Case Studies regarding tubing and luer Misconnections

  1. According to US Food and Drug Association ACT (Assess Communicate Trace) is a way to preventing tubing misconnections. Check out the Case Studies that they have, very interesting. http://www.fda.gov/MedicalDevices/Sa.../ucm313275.htm
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  2. 15 Comments

  3. by   rn1mid
    Thanks
  4. by   nurse671
    Your welcome. lets not make the same mistake. horrible stuff I feel bad esp for the infant, the nurse accidently connect the iv line on the trach
  5. by   Esme12
    Thread moved for better response/exposure.
  6. by   Esme12
    After looking at the FDA alert.......I have to shake my head and wonder how and why........
    These case studies are based on reports of adverse events received by the FDA. The potential
    for harm designations: High, Medium and Low refer to the severity of patient harm that could result from the depicted type of misconnection.

    These case studies are also available in high quality printable PDF format http://www.fda.gov/downloads/Medical.../UCM134873.pdf .
    Picture examples of these real reported mistakes......

    Feeding Tube Erroneously Connected to Trach Tube
    Epidural tubing erroneously connected to IV tubing
    IV tubing erroneously connected to trach cuff
    IV tubing erroneously connected to nebulizer
    Oxygen tubing erroneously connected to a needleless IV port
    Blood pressure tubing erroneously connected to IV catheter
    IV tubing erroneously connected to nasal cannula
    Syringe erroneously connected to trach cuff
    Enteral feeding tube erroneously connected to ventilator in-line suction catheter
    Pulsatile anti-embolism stocking erroneously connected to IV heparin lock
    IV tubing erroneously connected to enteral feeding tube
    Foley catheter erroneously connected to NG tube
  7. by   Mulan
    I remember one time a patient went down to xray and after coming back was found with a feeding tube inserted into a foley port (instead of a peg tube). Don't know if it was done in xray or if it was done back on the floor or somewhere in between.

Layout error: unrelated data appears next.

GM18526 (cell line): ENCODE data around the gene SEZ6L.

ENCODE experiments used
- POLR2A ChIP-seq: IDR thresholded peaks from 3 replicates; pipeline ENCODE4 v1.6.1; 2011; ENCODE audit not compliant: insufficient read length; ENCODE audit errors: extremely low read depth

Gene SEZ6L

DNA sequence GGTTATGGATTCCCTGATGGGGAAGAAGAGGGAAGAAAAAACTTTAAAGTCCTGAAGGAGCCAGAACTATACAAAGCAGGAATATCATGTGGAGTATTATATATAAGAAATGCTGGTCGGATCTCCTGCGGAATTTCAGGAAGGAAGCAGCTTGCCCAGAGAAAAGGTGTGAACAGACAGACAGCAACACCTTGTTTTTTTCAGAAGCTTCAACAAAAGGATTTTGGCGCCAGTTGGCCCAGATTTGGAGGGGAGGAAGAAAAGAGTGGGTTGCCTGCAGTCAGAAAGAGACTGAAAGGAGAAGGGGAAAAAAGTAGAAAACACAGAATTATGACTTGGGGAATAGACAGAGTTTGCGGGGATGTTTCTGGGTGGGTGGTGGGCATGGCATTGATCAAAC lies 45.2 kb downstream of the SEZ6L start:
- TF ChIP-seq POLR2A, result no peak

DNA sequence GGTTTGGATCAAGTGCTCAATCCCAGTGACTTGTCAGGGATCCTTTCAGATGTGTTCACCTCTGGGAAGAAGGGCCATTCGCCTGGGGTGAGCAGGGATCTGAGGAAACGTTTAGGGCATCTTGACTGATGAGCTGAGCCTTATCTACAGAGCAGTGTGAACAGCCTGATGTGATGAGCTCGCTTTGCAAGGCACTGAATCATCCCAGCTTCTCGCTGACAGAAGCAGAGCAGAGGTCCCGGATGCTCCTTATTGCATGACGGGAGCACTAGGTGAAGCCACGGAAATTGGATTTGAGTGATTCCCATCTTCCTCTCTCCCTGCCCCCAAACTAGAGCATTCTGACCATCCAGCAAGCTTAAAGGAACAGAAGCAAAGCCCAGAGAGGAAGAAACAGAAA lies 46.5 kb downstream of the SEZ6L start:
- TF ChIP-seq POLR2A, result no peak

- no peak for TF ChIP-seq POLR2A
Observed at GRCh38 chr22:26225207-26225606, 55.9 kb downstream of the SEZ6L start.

8. by   Mulan
    Some of those don't even sound believable, like someone made them up.

    A SCD connected to a heparin lock?

    I would think the IV fluid going into the nasal cannula would cause someone to complain of fluid dripping from their nose to their throat long before they would complain of chest tightness and difficulty breathing.
  9. by   nurseprnRN
    Holy moly.

    Of course, my favorite, that I actually saw done, was a patient transferred to our SICU from the floor. it was common to have orders for fluid replacement for large amounts of NG drainage, like "replace NG drainage cc for cc with NS q4h," or some such. Well, this poor SOB had a nurse with a brain fart and she took the fluid out of the NG suction cannister, measured it....and put it in his volutrol. Can you say "Acidosis"? Yeah, IV fluid with a pH of about 2 will do that to ya.

    I also saw a TPN attached to an epidural cath. Fortunately it didn't run for toffee.


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  10. by   Mulan
    Quote from GrnTea
    Holy moly.

    Of course, my favorite, that I actually saw done, was a patient transferred to our SICU from the floor. it was common to have orders for fluid replacement for large amounts of NG drainage, like "replace NG drainage cc for cc with NS q4h," or some such. Well, this poor SOB had a nurse with a brain fart and she took the fluid out of the NG suction cannister, measured it....and put it in his volutrol. Can you say "Acidosis"? Yeah, IV fluid with a pH of about 2 will do that to ya.

    I also saw a TPN attached to an epidural cath. Fortunately it didn't run for toffee.



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    I'm confused. You mean she took NG drainage and put it into his IV? Is that compatible with life?
  11. by   Daisy_08
    Just leaves me shaking my head!
  12. by   Sugarcoma
    On my first job during nursing orientation we had a presentation on this and a couple of the case studies I remember like the baby with the feeding hooked into the trach. Even though I was convinced my first med-surg instructor was satan incarnate, she drilled it into our heads: You better know where EVERYTHING that is connected to your patient is going, why it is there and check it frequently! If you didn't do this you failed clinical. I thank that woman everyday.
  13. by   redhead_NURSE98!
    I come back to my pts who have been up with physical therapy with crap disconnected, or crap connected where it shouldn't be. A patient told me, "yeah the doctor came in and got mad and broke that off because it was in the wrong place." PT had hooked up the NG suction to the sump part of the NG tube instead of the main, and had the main capped off, and the doctor couldn't pull it apart and fix it so he broke it off. Not a huge deal but not right either. Jeez, just leave it alone if you can't figure it out.

    I hated to see the one about the guy who re-connected a b/p cuff to an IV line and killed his wife.
  14. by   nurseprnRN
    @Mulan Yep, that's it exactly. Fortunately we had a really good ICU so he did not die, but he did give it a good shot.

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